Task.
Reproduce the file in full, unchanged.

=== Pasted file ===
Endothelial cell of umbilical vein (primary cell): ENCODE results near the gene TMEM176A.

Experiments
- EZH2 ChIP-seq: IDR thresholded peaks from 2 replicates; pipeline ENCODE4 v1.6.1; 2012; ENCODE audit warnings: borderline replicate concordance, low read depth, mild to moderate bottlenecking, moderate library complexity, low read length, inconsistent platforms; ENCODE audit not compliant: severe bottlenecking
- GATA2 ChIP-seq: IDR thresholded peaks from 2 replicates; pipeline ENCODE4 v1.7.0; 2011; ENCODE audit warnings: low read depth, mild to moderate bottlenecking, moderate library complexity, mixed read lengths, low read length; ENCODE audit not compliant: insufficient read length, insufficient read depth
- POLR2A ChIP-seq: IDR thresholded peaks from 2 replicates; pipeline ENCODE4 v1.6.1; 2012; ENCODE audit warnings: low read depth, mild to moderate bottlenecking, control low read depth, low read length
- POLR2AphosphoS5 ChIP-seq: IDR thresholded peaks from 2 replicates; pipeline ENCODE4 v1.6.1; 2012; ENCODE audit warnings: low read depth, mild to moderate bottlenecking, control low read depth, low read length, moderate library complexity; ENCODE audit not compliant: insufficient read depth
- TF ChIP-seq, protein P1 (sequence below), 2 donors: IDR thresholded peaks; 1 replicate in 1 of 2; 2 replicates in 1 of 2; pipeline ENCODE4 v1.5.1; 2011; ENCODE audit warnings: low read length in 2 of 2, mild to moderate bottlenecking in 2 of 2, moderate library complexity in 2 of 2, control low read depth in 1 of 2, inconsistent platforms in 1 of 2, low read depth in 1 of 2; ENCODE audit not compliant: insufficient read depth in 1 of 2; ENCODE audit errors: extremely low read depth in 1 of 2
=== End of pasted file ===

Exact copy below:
Endothelial cell of umbilical vein (primary cell): ENCODE results near the gene TMEM176A.

Experiments
- EZH2 ChIP-seq: IDR thresholded peaks from 2 replicates; pipeline ENCODE4 v1.6.1; 2012; ENCODE audit warnings: borderline replicate concordance, low read depth, mild to moderate bottlenecking, moderate library complexity, low read length, inconsistent platforms; ENCODE audit not compliant: severe bottlenecking
- GATA2 ChIP-seq: IDR thresholded peaks from 2 replicates; pipeline ENCODE4 v1.7.0; 2011; ENCODE audit warnings: low read depth, mild to moderate bottlenecking, moderate library complexity, mixed read lengths, low read length; ENCODE audit not compliant: insufficient read length, insufficient read depth
- POLR2A ChIP-seq: IDR thresholded peaks from 2 replicates; pipeline ENCODE4 v1.6.1; 2012; ENCODE audit warnings: low read depth, mild to moderate bottlenecking, control low read depth, low read length
- POLR2AphosphoS5 ChIP-seq: IDR thresholded peaks from 2 replicates; pipeline ENCODE4 v1.6.1; 2012; ENCODE audit warnings: low read depth, mild to moderate bottlenecking, control low read depth, low read length, moderate library complexity; ENCODE audit not compliant: insufficient read depth
- TF ChIP-seq, protein P1 (sequence below), 2 donors: IDR thresholded peaks; 1 replicate in 1 of 2; 2 replicates in 1 of 2; pipeline ENCODE4 v1.5.1; 2011; ENCODE audit warnings: low read length in 2 of 2, mild to moderate bottlenecking in 2 of 2, moderate library complexity in 2 of 2, control low read depth in 1 of 2, inconsistent platforms in 1 of 2, low read depth in 1 of 2; ENCODE audit not compliant: insufficient read depth in 1 of 2; ENCODE audit errors: extremely low read depth in 1 of 2